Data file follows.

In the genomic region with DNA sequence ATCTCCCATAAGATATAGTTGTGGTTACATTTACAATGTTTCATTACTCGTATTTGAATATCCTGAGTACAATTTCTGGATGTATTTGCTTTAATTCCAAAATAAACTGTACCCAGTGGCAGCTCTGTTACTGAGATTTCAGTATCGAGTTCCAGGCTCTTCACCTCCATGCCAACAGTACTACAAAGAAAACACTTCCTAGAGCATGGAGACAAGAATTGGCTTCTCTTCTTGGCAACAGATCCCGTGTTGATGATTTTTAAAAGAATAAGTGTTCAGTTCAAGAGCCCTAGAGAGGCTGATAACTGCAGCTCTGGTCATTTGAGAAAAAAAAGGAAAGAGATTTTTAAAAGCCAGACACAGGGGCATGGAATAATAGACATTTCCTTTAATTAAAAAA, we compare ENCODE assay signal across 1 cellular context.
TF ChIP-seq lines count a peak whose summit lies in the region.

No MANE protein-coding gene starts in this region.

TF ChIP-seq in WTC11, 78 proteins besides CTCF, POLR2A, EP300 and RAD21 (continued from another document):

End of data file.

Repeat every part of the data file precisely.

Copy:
In the genomic region with DNA sequence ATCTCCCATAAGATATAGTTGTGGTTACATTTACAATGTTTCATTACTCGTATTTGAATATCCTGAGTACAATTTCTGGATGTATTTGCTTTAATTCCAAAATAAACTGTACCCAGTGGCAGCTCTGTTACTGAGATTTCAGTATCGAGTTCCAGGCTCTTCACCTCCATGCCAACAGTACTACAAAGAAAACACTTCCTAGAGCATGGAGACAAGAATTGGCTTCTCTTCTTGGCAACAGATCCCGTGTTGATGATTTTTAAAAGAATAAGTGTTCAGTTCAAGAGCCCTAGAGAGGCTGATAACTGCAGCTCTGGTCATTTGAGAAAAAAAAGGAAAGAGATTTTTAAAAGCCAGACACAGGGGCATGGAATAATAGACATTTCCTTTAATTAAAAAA, we compare ENCODE assay signal across 1 cellular context.
TF ChIP-seq lines count a peak whose summit lies in the region.

No MANE protein-coding gene starts in this region.

TF ChIP-seq in WTC11, 78 proteins besides CTCF, POLR2A, EP300 and RAD21 (continued from another document):